Lincoln High School Student Film “That’s Awesome” Wins Award

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5 mins read

By Steven Monacelli

A student at Lincoln High School in Dallas snagged an award for a thoughtful short film exploring the intersection of peer pressure, masculinity, and consent as a part of the 7th annual NTARUPT Student Film Festival. He was among three Dallas ISD students who won awards for their contributions to the festival.

NTARUPT, short for North Texas Alliance to Reduce Unintended Pregnancy in Teens, has put on the festival for the past seven years in an effort to engage Texas students in thoughtful dialogue regarding sex education topics like pregnancy and consent. Students from Lincoln have participated all seven years under the guidance of their theatre and film teacher, Tony Boone.

One of Boone’s students, David Villasenor, won third place at the festival for his film “That’s Awesome.” Villasenor wrote, directed, edited, and even co-starred in the film. He was joined by his friend Ricardo Morales, who agreed to play the opposite part despite not even being a theatre student. This is the third year that students from Lincoln have taken home an award.

“I didn’t think I would be a part of the finalists,” Villasenor told Dallas Weekly. “I was surprised when it happened.”

 

“That’s Awesome” is a two minute short film that explores a widely believed trope that men cannot be sexual assaulted by women. Villasenor and Morales play the roles of two high school students engaging in a common topic of conversation — dating. But Villasenor’s character isn’t bragging or boasting about his latest conquest. He’s trying to confide something to his friend he feels insecure about — being touched without his consent on a recent date. In return, Morales’ character acts as if there’s something wrong with his friend for expressing these feelings and even mocks him for doing so.

“You mean you don’t want to get with the hottest girl in here?” Morales says in the film. “You got lucky for her to not even ask first, you should be bragging about that.”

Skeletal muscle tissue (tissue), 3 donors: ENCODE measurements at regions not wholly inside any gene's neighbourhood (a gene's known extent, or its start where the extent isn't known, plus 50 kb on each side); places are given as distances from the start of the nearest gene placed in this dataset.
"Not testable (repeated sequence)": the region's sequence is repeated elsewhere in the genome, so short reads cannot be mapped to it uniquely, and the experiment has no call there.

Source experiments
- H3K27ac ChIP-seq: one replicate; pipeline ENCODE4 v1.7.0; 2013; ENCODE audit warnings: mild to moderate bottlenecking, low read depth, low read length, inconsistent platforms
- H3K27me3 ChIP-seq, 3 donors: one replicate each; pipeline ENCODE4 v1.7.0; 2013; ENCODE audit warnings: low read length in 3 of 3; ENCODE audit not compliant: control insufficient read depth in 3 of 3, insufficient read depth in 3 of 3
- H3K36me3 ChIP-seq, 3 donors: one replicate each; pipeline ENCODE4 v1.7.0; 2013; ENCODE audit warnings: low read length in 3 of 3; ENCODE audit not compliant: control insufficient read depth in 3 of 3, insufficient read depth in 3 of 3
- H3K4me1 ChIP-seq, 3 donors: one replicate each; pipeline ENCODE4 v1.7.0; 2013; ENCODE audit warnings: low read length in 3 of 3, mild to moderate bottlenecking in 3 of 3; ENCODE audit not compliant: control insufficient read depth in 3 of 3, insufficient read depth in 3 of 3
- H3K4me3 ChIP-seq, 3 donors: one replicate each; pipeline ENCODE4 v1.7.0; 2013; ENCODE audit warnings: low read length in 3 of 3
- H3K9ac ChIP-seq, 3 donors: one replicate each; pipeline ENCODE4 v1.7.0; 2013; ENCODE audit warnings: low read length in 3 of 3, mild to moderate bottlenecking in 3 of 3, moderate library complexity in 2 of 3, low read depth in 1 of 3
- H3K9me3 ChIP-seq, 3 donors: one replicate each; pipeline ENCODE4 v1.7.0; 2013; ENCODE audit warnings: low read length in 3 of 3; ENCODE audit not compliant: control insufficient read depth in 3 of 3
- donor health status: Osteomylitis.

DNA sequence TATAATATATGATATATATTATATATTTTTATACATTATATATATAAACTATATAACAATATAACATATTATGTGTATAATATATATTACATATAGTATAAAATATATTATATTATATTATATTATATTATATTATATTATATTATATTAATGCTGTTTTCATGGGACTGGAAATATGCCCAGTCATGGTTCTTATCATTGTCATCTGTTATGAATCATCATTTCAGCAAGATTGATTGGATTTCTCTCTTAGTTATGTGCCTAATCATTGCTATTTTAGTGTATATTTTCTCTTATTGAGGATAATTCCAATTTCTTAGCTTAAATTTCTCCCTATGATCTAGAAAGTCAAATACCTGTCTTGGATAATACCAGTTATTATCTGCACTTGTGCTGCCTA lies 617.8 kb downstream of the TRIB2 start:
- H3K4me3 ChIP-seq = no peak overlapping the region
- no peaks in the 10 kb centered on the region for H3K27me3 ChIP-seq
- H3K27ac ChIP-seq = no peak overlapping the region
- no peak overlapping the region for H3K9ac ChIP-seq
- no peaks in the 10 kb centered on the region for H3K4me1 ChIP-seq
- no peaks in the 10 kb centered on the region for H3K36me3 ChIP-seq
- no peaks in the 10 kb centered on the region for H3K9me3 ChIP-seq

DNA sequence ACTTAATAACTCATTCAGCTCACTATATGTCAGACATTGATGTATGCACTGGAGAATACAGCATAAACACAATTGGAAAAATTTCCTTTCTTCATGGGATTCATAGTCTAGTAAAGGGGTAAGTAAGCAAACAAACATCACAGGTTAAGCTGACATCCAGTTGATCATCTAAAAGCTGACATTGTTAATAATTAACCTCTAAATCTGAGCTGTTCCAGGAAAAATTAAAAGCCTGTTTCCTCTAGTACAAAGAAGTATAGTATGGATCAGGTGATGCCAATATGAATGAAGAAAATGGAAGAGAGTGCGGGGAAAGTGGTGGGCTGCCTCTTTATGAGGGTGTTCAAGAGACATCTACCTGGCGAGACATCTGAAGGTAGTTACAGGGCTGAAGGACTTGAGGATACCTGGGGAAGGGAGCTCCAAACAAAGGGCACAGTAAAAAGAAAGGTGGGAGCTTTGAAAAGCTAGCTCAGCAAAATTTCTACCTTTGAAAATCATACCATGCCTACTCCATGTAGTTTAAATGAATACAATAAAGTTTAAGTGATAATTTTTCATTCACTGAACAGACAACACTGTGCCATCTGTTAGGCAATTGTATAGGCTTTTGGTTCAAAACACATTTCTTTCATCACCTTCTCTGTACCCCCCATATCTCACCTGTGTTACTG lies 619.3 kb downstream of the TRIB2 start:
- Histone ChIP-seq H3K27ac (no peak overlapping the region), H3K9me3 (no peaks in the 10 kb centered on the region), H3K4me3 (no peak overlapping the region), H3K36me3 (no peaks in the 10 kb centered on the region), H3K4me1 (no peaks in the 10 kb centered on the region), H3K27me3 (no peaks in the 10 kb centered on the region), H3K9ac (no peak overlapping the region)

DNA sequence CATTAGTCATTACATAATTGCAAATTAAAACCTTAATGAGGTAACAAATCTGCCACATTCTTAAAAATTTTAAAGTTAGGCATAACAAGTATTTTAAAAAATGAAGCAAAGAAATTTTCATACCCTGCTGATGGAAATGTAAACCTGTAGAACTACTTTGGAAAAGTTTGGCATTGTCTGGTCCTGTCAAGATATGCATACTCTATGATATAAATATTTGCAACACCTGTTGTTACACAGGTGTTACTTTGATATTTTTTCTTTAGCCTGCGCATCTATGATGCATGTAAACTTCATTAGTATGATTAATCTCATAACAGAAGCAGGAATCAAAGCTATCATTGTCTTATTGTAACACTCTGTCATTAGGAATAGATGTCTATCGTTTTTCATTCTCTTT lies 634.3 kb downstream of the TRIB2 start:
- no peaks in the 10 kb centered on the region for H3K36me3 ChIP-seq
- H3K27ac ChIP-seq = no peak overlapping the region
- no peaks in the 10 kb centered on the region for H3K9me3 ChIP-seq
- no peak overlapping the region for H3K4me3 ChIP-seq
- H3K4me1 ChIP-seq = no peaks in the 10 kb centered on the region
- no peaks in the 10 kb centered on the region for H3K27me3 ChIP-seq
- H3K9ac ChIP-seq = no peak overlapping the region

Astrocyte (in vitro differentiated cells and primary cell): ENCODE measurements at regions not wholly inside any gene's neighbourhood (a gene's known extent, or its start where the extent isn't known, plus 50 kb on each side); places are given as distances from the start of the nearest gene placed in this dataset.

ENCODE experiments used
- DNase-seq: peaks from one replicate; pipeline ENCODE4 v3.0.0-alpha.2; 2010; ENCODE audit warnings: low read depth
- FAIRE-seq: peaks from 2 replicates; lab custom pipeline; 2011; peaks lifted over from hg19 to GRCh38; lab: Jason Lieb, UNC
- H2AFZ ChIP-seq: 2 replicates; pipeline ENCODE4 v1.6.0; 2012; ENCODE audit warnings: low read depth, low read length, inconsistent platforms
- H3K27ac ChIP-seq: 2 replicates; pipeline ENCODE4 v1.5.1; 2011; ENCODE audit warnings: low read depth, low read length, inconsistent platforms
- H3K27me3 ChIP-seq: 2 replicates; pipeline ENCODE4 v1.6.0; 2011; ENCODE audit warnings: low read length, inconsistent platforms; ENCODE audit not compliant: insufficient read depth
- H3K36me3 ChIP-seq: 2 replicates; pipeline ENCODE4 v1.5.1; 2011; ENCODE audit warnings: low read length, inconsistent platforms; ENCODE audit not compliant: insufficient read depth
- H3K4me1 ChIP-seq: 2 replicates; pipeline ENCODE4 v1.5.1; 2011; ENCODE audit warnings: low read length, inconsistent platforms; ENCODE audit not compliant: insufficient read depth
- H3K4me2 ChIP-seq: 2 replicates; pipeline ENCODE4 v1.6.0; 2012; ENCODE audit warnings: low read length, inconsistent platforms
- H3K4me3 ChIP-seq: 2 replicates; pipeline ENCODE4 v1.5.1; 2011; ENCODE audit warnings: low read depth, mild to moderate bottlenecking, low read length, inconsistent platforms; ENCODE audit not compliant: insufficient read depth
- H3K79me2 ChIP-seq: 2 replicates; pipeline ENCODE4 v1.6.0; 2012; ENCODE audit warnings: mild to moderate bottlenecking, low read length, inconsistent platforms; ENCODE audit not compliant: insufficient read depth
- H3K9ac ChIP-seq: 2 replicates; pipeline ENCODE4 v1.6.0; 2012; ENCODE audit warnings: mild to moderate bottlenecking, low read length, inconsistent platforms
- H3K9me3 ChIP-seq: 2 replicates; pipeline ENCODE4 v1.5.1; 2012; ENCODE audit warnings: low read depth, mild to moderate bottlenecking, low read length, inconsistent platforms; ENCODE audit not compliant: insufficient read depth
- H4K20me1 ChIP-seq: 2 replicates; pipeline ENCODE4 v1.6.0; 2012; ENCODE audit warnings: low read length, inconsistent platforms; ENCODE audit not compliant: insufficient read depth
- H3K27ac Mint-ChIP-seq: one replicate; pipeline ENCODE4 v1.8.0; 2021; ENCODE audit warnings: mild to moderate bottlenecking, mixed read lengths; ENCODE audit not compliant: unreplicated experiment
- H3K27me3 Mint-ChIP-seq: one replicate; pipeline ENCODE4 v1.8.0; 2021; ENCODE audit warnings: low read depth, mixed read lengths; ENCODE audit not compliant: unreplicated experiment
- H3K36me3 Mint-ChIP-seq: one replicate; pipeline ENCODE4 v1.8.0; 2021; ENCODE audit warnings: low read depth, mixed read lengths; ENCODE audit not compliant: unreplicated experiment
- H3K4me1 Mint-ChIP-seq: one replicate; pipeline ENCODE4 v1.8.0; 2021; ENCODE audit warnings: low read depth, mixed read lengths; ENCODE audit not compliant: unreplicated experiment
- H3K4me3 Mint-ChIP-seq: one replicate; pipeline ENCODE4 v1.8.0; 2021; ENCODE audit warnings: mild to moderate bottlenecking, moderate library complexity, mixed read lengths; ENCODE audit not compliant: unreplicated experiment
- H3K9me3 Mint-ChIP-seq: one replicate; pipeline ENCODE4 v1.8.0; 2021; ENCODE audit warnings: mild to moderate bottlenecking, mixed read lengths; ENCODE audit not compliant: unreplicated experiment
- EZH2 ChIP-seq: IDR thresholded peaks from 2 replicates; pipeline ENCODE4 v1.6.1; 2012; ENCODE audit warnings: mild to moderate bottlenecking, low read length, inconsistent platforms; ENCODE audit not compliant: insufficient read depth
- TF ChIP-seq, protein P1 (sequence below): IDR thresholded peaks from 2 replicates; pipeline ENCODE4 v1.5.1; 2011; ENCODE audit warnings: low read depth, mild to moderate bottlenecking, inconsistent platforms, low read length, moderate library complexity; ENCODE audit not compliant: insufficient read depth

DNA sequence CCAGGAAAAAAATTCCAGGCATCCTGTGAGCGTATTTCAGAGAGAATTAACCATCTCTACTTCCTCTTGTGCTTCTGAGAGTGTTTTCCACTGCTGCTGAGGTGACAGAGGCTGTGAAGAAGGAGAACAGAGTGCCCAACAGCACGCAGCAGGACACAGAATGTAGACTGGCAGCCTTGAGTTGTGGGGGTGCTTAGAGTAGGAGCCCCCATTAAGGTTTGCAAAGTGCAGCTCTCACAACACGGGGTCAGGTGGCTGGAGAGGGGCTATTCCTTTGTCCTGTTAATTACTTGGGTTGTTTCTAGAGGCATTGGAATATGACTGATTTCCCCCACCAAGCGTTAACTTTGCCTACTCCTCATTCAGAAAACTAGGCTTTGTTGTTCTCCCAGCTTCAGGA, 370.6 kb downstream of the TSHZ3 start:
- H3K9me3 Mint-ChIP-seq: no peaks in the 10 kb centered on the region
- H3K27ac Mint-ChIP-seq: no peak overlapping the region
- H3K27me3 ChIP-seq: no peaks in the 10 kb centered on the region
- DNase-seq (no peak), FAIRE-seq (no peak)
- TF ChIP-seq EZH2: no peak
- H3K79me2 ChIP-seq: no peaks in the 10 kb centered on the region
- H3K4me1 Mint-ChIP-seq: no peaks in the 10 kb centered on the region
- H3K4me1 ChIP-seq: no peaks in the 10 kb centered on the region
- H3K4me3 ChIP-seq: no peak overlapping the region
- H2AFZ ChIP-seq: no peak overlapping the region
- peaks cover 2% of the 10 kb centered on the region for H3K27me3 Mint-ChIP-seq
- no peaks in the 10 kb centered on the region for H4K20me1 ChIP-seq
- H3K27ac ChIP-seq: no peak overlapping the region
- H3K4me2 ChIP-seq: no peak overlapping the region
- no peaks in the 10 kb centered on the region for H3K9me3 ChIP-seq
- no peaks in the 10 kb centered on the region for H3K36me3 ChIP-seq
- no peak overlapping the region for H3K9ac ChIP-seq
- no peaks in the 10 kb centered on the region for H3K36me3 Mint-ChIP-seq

The short film demonstrates how some young men are treated when they try to open up about sexual assault — particularly young, hormone addled teenagers at the edge of puberty who grow up in a society that uses sex to sell consumer goods and turns prison rape into a punchline. But sexual assault is no joke, and by some estimates, 1 in 6 men are victims of sexual abuse or assault at some point in their lives.

“Sexual harassment towards men is usually treated as a joke,” Villasenor says. “It feels like a huge double standard. And I thought it would be interesting to portray that.”

The film also demonstrates the incredible thoughtfulness and emotional maturity that teenagers like Villasenor can possess while engaging in topics that even adults find difficult to address. Even subtler choices stood out and added dimension to the film, like the decision for Morales’ character to be half-way paying attention to his phone for the entire conversation — using his body to demonstrate that he didn’t consider Villasenor’s emotional crisis to be legitimate.

The filming process was not without its challenges. Morales was unavailable for the last day of filming, so Villasenor had to devise a work around to be able to film the remaining parts without him — something he pulled off through camera angles and deft editing.

Villasenor hopes to further hone his filmmaking skills after high school. Upon graduation, Villasenor will study Film, TV and Digital Media at TCU. As for Morales, the one-time actor, he says he still hasn’t watched the film, and will go on to study Audio Engineering at the University of Texas at Arlington.

“I’m very proud of them,” said Boone. “They’re great students. Even Ricardo, who isn’t in my theatre program. I wish he was, he acted very well.”

You can watch “That’s Awesome” on the North Texas Alliance to Reduce Teen Pregnancy YouTube channel.

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Steven Monacelli is an independent investigative journalist based in Dallas. He has been contributing to Dallas Weekly since 2021. He is also the publisher of Protean Magazine, a nonprofit literary publication.

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